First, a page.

By The BroglieBox Team
5 min read
Addiction is a complex condition, a brain disease that is manifested by compulsive substance use despite harmful consequence. People with addiction (severe substance use disorder) have an intense focus on using a certain substance(s), such as alcohol or drugs, to the point that it takes over their life.
People can develop an addiction to:
– PCP, LSD, and other hallucinogens
– Inhalants (such as paint thinners, glue, etc.)
– Opioid pain killers (such as codeine, oxycodone, heroin, etc.)
– Sedatives, hypnotics, anxiolytix (and medicines for anxiety such as tranquilizers)
– Cocaine, methamphetamine, and other stimulants
– Non substances include: Food, Caffeine, Sex, Pornography, Gambling (and Internet Gambling) Disorder
Changes in the brain’s wiring are what cause people to have intense cravings for the drug and make it hard to stop using the drug. Over time people with addiction build up a tolerance, meaning they need larger amounts to feel the effects. Brain imaging studies show changes in the areas of the brain that relate to judgment, decision making, learning, memory and behavior control. However, people with addictive disorders may be aware of their problem, but be unable to stop it even if they want to. The addiction may cause health problems as well as problems at work and with family members and friends. The misuse of drugs and alcohol is the leading cause of preventable illnesses and premature death.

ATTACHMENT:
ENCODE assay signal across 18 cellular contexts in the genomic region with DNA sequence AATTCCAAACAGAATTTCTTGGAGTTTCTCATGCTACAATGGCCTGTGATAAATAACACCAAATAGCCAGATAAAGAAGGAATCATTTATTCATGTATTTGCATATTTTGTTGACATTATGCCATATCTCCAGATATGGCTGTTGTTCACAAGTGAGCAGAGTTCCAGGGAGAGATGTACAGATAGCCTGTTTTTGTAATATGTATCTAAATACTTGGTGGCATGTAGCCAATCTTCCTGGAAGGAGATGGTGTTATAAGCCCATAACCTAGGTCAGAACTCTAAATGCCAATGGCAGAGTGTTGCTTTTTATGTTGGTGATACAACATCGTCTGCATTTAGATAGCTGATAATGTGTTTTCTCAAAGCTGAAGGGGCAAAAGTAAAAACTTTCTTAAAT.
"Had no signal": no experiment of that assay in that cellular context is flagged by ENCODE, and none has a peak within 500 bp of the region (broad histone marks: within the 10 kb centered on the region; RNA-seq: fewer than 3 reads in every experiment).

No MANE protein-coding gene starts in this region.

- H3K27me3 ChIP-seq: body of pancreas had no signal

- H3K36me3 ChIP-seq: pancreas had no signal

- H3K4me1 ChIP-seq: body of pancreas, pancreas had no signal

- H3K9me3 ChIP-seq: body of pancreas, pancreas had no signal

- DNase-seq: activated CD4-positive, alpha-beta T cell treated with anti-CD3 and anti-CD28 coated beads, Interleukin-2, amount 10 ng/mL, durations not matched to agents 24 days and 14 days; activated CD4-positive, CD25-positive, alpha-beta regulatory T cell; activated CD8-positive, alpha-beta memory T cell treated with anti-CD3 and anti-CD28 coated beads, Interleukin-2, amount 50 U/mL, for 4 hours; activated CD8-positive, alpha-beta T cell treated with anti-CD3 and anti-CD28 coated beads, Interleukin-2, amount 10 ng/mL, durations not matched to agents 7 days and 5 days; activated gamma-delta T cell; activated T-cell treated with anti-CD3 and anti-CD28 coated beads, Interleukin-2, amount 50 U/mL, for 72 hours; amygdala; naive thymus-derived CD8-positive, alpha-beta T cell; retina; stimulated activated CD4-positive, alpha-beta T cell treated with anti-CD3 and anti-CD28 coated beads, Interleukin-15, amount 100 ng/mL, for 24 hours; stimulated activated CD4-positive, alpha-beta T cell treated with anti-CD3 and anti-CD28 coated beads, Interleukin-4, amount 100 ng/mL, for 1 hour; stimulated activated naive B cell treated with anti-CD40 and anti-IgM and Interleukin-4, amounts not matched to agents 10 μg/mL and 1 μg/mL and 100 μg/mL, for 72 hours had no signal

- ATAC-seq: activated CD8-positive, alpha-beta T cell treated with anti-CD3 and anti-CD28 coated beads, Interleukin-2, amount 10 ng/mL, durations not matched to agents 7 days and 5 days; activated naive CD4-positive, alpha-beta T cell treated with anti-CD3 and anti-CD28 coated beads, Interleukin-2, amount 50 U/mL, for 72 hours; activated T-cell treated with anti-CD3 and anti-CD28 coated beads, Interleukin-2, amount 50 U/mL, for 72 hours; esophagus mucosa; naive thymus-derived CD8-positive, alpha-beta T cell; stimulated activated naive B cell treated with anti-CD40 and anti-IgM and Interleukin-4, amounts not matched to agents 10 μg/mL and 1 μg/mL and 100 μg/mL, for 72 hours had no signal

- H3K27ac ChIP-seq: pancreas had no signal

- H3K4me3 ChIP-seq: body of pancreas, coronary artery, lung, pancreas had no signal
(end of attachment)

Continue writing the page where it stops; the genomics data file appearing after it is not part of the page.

Many people experience both mental illness and addiction. The mental illness may be present before the addiction. Or the addiction may trigger or make a mental disorder worse. Symptoms of substance use disorder are grouped into four categories:
1) Impaired control: a craving or strong urge to use the substance; desire or failed attempts to cut down or control substance use.
2) Social problems: substance use causes failure to complete major tasks at work, school or home; social, work or leisure activities are given up or cut back because of substance use.
3) Risky use: substance is used in risky settings; continued use despite known problems.
4) Drug effects: tolerance (need for larger amounts to get the same effect); withdrawal symptoms (different for each substance)
Treatments for addiction are available. The first step on the road to recovery is recognition of the problem. The recovery process can be hindered when a person denies having a problem and lacks understanding about substance misuse and addiction. The intervention of concerned friends and family often prompts treatment. A health professional can conduct a formal assessment of symptoms to see if a substance use disorder exists.
Treatment may also include:
– Therapeutic communities (highly controlled, drug free environments) or sober homes
– Outpatient programs
– Self help groups (Alcoholics Anonymous, Narcotics Anonymous)
– Family groups (Al-anon, Nar-Anon Family Group)
At this time, we can recommend the below resources:
Talk Space or Better Help (Online/Virtual Therapy)
Substance Abuse and Mental Health Services Administration (SAMHSA)
National Council on Alcoholism and Drug Dependence
The Buddy Project (For loneliness and peer support)
Crisis Text Line (For Depression and Self Harm)
Suicide Prevention Hotline (For Self Harm and Suicide Prevention)